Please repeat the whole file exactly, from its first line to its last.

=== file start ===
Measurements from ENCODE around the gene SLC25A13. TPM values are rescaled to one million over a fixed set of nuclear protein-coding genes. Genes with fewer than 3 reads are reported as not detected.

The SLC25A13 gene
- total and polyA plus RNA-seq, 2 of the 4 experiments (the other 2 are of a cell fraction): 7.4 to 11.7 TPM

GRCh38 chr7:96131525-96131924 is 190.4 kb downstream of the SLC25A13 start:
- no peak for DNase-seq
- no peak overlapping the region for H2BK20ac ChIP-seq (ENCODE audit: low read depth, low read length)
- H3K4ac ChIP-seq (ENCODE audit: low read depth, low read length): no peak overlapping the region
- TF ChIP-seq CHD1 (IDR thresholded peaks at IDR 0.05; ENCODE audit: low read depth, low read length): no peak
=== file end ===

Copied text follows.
Measurements from ENCODE around the gene SLC25A13. TPM values are rescaled to one million over a fixed set of nuclear protein-coding genes. Genes with fewer than 3 reads are reported as not detected.

The SLC25A13 gene
- total and polyA plus RNA-seq, 2 of the 4 experiments (the other 2 are of a cell fraction): 7.4 to 11.7 TPM

GRCh38 chr7:96131525-96131924 is 190.4 kb downstream of the SLC25A13 start:
- no peak for DNase-seq
- no peak overlapping the region for H2BK20ac ChIP-seq (ENCODE audit: low read depth, low read length)
- H3K4ac ChIP-seq (ENCODE audit: low read depth, low read length): no peak overlapping the region
- TF ChIP-seq CHD1 (IDR thresholded peaks at IDR 0.05; ENCODE audit: low read depth, low read length): no peak